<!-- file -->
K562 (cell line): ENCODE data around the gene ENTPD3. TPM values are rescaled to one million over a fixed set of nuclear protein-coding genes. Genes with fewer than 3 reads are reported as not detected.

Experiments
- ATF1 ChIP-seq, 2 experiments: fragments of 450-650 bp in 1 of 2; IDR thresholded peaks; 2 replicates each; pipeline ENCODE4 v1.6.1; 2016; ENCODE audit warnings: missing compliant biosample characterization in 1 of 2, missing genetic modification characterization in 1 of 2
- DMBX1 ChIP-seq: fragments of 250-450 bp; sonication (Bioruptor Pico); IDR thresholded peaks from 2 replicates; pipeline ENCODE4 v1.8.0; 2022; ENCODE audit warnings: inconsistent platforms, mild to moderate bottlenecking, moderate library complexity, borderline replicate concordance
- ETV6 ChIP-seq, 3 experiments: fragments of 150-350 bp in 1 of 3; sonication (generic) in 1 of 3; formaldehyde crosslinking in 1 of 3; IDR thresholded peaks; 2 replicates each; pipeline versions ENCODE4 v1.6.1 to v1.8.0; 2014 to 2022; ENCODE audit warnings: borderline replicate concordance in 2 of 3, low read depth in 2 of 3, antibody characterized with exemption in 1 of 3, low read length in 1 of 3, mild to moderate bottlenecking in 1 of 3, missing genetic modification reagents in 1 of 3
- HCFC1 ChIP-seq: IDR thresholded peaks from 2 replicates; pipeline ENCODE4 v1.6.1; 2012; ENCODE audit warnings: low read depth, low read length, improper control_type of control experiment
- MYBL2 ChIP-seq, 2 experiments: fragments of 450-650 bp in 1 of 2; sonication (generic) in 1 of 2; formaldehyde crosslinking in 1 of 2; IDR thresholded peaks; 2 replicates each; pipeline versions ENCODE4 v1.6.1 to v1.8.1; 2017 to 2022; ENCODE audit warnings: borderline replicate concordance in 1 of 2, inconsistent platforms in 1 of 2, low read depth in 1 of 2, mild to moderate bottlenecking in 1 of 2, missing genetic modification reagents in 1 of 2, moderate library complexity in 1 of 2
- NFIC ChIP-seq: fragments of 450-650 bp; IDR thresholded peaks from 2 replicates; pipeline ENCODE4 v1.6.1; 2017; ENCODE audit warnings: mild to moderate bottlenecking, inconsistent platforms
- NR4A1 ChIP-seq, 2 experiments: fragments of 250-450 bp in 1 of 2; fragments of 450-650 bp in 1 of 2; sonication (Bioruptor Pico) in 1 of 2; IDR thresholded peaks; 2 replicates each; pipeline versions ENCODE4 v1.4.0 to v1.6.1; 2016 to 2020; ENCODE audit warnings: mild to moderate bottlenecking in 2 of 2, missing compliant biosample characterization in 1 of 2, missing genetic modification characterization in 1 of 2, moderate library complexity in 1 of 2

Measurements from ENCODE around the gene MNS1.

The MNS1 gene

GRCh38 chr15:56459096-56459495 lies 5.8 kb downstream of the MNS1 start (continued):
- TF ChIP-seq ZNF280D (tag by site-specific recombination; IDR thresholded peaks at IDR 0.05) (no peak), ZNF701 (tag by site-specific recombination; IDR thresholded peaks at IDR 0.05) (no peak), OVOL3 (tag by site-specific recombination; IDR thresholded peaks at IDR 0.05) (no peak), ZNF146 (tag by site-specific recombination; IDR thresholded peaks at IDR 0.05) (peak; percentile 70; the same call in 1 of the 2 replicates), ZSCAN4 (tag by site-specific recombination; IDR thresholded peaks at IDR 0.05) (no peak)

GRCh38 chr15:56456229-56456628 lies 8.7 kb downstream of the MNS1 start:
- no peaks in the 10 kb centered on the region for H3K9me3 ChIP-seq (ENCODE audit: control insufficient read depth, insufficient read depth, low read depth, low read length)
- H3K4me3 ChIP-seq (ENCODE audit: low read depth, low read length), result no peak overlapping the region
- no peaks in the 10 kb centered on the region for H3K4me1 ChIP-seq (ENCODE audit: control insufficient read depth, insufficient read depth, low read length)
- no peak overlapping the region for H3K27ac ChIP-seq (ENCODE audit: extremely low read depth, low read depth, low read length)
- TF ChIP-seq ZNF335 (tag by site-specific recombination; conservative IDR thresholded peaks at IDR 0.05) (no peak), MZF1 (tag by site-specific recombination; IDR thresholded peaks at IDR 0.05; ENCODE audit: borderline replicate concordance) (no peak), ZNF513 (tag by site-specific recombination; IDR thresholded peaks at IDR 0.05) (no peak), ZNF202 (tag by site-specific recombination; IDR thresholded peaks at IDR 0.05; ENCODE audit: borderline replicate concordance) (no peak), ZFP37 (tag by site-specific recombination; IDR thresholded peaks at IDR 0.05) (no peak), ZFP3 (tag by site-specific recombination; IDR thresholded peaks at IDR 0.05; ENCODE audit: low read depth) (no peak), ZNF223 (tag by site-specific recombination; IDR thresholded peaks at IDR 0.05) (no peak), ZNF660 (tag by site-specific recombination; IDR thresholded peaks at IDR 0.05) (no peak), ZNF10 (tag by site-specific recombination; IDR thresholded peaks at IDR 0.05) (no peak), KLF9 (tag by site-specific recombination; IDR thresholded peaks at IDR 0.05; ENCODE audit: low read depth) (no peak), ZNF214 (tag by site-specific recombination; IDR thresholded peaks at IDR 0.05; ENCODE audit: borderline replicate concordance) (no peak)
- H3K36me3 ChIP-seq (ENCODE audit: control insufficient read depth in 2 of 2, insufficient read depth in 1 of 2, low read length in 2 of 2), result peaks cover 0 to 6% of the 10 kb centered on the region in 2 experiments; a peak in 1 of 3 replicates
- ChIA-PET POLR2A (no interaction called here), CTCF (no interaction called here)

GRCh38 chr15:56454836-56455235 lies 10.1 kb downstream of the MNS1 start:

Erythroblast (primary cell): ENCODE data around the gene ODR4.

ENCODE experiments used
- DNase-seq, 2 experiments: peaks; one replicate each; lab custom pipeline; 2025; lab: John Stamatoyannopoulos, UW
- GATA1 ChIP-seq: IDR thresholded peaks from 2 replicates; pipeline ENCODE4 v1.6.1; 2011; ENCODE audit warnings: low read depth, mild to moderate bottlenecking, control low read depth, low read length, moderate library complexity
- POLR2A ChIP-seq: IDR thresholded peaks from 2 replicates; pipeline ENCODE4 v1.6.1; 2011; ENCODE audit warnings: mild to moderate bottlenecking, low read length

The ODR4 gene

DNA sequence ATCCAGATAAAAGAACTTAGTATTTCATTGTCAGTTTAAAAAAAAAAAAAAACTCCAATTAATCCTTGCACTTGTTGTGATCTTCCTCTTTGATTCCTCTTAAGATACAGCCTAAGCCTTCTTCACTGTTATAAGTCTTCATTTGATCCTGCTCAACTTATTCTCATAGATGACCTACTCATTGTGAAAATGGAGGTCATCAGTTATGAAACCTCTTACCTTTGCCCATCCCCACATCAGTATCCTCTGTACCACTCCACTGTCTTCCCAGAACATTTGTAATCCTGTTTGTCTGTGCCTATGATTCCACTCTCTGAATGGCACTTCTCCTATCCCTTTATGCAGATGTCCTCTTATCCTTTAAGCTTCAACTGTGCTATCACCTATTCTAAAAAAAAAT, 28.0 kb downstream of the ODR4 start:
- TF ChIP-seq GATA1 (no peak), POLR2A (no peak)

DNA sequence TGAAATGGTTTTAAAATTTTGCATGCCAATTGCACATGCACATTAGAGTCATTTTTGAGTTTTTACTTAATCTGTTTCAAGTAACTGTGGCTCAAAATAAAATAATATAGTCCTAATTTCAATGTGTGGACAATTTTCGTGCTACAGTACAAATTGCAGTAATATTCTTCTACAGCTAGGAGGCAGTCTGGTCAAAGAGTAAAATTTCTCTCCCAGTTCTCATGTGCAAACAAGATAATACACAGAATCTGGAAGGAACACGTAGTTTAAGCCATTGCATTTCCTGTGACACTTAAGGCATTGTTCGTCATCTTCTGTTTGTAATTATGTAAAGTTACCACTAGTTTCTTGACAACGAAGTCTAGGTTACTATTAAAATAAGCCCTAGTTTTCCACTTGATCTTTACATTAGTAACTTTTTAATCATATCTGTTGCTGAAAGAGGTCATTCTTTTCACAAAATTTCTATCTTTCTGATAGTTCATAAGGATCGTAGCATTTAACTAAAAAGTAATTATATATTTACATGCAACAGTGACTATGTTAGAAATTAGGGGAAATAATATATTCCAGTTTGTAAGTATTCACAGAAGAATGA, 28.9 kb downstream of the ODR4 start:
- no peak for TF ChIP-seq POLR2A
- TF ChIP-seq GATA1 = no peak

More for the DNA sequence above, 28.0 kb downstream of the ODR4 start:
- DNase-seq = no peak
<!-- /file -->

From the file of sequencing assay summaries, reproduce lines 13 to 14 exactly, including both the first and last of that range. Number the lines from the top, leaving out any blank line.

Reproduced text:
- TF ChIP-seq ZNF280D (tag by site-specific recombination; IDR thresholded peaks at IDR 0.05) (no peak), ZNF701 (tag by site-specific recombination; IDR thresholded peaks at IDR 0.05) (no peak), OVOL3 (tag by site-specific recombination; IDR thresholded peaks at IDR 0.05) (no peak), ZNF146 (tag by site-specific recombination; IDR thresholded peaks at IDR 0.05) (peak; percentile 70; the same call in 1 of the 2 replicates), ZSCAN4 (tag by site-specific recombination; IDR thresholded peaks at IDR 0.05) (no peak)

GRCh38 chr15:56456229-56456628 lies 8.7 kb downstream of the MNS1 start: